Kids, a game and some CSS animations

animations CSS Ionic

Once in a while I need a project to experiment with some new technology. This time I thought it would be cool to learn some CSS animations and to find out how to communicate with my Philips Hue lights. I also had the idea for a while now to create a game for my kids. Crack the code! Or maybe also known as Mastermind. So in this post I will tell you how this all came together in a now addicted and fun game for my kids.

The game – the rules

The idea was to create a game where a random code of three numbers was generated and the kids can guess the code by entering numbers from one to nine.  If a number exists in de code and is in the correct position, it will be coloured green. If code contains the number but is in the wrong position, it will be coloured yellow. And if the code does not contain the number it will be coloured red.  To make it a bit harder, they have a limited number of attempts.

Philips Hue lights

Each time that a code was entered I wanted to change my lights corresponding with the color of the attempt. So if the code was incorrect, the lights should turn red. If the code was correct, the lights would turn green.

While I was expecting a lot of time to configure my lights, it turned out to be really easy. You need an API key and call some REST endpoints. To change a color for a specific room, all I had to do was the following call:

javascript
  this.http.put(`http://${this.yourHueBridgeIpAddress}/api/${this.yourHueApiKey}/groups/${this.room}/action`, {
            on: true,
            hue: this.color
        }).subscribe();

While I was kind of disappointed that this took me only 15 minutes, I created an Ionic 4 app for the first version of the app. After a while I had something working which looked like this:

Correct or wrong?!

Because I wanted to use the Hue lights and make the app a bit more appealing for the kids, I implemented that after each correct of incorrect attempt to crack the code the lights responded.  If the code was (in)correct a different image appears to make it more fun. Also the correct code will be displayed in case of the maximum attempts has been reached. The cool thing for me was that all these features were feature requests by my children. Who said that user feedback is not important?! 🙂 This resulted in the following screens:

Animations

Now that the game is functionality working, it is time for some animations. The animation should not distract too much so I decided to add a simple one. If you have ever placed a Super Mario game, you will recognise the moving bullet.

In the html I have added the image with a class bullet-container.

html
  <img class="bullet-container" src="../../assets/bullet.png">

In the CSS you see the class .bullet-container which contains the animation. Lets see how the animation is build up:

  • slide-right – the name of the animation
  • 5s – the duration of the animation
  • ease-out – the timing function which specifies the speed curve of an animation
  • infinite – the iteration count
  • both – the fill mode which specifies a style for the element when the animation is not playing (before it starts, after it ends, or both).

The .bullet-container also contains a delay to make sure the animation is not started directly.

Moving the dragon in the minecraft level looks really fancy, but that is just a gif image moving from right to left with the same animation properties as the bullet 😉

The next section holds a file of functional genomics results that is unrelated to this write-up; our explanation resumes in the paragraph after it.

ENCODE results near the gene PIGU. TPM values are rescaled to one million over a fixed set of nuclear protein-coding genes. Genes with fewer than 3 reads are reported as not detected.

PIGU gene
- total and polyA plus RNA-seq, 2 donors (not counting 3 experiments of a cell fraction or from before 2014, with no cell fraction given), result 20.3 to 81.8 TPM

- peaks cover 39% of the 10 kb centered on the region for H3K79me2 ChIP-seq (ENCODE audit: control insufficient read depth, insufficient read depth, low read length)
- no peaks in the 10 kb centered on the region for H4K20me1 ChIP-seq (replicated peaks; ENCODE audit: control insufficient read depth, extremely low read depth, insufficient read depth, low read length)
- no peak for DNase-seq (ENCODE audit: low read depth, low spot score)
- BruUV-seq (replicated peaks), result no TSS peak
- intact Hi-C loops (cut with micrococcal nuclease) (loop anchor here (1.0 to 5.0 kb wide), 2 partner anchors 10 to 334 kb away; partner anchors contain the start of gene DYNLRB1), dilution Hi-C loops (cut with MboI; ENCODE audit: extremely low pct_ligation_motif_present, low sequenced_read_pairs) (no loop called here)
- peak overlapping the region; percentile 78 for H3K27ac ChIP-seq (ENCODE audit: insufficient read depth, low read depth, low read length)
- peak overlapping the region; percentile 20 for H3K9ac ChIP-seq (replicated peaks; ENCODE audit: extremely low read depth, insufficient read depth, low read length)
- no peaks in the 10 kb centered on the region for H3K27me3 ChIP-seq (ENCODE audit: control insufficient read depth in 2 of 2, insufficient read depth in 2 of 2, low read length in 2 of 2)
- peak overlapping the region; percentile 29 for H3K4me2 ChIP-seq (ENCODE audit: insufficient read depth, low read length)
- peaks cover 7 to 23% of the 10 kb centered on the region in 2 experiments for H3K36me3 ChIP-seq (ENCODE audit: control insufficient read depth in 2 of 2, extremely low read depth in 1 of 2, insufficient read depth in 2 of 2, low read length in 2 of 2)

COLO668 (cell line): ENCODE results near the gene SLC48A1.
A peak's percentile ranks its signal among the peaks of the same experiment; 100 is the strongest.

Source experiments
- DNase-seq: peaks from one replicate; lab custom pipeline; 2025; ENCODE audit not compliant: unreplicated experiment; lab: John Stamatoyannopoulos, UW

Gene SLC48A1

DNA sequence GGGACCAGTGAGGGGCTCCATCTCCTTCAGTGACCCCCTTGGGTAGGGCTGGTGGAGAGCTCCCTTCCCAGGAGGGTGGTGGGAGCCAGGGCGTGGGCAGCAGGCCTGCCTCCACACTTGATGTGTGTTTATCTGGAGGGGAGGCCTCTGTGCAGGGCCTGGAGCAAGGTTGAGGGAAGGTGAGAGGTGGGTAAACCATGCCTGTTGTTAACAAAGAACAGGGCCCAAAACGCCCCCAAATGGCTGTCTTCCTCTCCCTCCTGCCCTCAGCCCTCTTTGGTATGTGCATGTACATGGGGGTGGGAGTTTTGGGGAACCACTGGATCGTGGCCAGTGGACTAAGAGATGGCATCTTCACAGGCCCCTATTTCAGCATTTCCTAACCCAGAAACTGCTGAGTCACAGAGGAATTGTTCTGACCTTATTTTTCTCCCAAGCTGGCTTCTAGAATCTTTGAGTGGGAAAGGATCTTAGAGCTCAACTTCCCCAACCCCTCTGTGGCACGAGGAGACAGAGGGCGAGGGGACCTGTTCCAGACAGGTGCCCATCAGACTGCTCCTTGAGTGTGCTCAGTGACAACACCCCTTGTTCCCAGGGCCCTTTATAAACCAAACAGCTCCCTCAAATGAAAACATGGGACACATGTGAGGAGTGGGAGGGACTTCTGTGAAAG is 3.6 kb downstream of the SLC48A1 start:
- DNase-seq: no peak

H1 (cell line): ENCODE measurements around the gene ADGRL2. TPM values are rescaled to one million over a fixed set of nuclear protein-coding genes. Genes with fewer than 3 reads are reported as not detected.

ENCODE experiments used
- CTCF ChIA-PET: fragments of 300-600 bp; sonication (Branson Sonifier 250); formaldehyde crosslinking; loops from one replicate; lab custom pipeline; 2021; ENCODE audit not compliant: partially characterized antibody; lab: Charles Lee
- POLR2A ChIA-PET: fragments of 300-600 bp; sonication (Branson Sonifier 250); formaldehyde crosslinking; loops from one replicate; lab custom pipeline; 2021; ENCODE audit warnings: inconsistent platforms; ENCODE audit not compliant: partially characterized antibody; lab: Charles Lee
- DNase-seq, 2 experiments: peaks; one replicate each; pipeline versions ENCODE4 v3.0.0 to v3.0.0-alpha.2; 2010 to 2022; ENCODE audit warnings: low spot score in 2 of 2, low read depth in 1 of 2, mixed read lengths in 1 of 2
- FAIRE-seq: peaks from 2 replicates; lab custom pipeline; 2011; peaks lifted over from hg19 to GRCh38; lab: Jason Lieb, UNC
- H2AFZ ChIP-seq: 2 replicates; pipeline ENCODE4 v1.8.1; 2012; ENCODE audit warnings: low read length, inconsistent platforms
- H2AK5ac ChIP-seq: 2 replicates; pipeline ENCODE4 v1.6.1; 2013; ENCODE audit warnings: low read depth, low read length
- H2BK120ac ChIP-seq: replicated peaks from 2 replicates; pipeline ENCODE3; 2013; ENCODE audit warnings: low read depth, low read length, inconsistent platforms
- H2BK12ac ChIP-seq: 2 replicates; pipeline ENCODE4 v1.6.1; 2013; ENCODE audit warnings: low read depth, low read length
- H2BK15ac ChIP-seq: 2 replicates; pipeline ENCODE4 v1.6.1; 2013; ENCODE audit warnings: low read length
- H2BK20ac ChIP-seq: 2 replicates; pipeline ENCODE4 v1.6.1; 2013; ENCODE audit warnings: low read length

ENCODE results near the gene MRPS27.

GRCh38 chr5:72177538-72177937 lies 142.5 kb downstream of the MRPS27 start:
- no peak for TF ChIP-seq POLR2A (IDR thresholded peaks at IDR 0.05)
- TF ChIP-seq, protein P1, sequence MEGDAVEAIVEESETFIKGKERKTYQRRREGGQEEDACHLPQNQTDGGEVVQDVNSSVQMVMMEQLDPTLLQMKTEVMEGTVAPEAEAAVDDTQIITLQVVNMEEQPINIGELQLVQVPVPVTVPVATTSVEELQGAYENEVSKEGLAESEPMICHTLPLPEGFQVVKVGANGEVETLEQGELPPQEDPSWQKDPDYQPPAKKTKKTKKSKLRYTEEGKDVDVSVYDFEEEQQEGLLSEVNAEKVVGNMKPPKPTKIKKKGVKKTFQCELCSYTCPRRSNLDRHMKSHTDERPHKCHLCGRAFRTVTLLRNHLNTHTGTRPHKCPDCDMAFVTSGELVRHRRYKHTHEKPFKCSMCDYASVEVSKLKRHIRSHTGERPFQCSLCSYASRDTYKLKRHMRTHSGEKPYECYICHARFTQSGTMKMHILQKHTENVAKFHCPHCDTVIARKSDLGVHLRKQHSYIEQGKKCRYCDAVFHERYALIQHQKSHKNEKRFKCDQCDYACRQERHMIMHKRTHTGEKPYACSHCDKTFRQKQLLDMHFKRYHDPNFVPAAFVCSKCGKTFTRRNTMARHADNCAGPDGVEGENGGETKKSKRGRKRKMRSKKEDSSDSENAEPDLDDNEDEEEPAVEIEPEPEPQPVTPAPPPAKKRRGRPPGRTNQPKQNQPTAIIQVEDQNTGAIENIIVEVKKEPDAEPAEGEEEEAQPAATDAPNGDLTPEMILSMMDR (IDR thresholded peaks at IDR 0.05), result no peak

css
.bullet-container {
  animation: slide-right 5s ease-out infinite both;
  animation-delay: 5s;
}

@keyframes slide-right {
  0% {
    transform: translateX(-100);
    margin-left: -200px
  }
  100% {
    transform: translateX(500px);
  }
}

Again… too easy

A simple animation is not that hard. A single game level is not that much… So I decided that the game needed more levels and that you need to have a different game mode so you can go to the next level after you have completed one.

Here is a short screen capture of a few levels with some animations between the levels and after a level is completed.

This is the code for animating the Level text, which comes from the top of the screen and has some bouncing effect. The percentages in the keyframes are points on the animation timeline. So at each point the text will move downwards and at 95% it will move a bit up again to create the bouncing effect.

css
.bounce-in-top {
  animation: bounce-in-top 1.1s both;
}

@keyframes bounce-in-top {
  0% {
    transform: translateY(-500px);
    animation-timing-function: ease-in;
    opacity: 0;
  }
  38% {
    transform: translateY(0);
    animation-timing-function: ease-out;
    opacity: 1;
  }
  55% {
    transform: translateY(-65px);
    animation-timing-function: ease-in;
  }
  72% {
    transform: translateY(0);
    animation-timing-function: ease-out;
  }
  81% {
    transform: translateY(-28px);
    animation-timing-function: ease-in;
  }
  90% {
    transform: translateY(0);
    animation-timing-function: ease-out;
  }
  95% {
    transform: translateY(-8px);
    animation-timing-function: ease-in;
  }
  100% {
    transform: translateY(0);
    animation-timing-function: ease-out;
  }
}

Fun is also important

It turns out that this project is much more fun (and more work) than I expected. I learned a bit of CSS animations and can probably improve a lot more on that part, but it’s a good start. Combined with the Hue lights in each of my children’s bedroom the app has become an extra thing (next to reading a bedtime story) to do before going to bed.

I guess that the feedback of my children is the most fun part of this project. They have a lot of ideas for animations and features. So on the backlog we have collecting stars on level completion, a bonus level, an end boss level and creating some augmented reality portals 🙂

I hope you liked my post and if you have any questions feel free to ask them.

animations CSS Ionic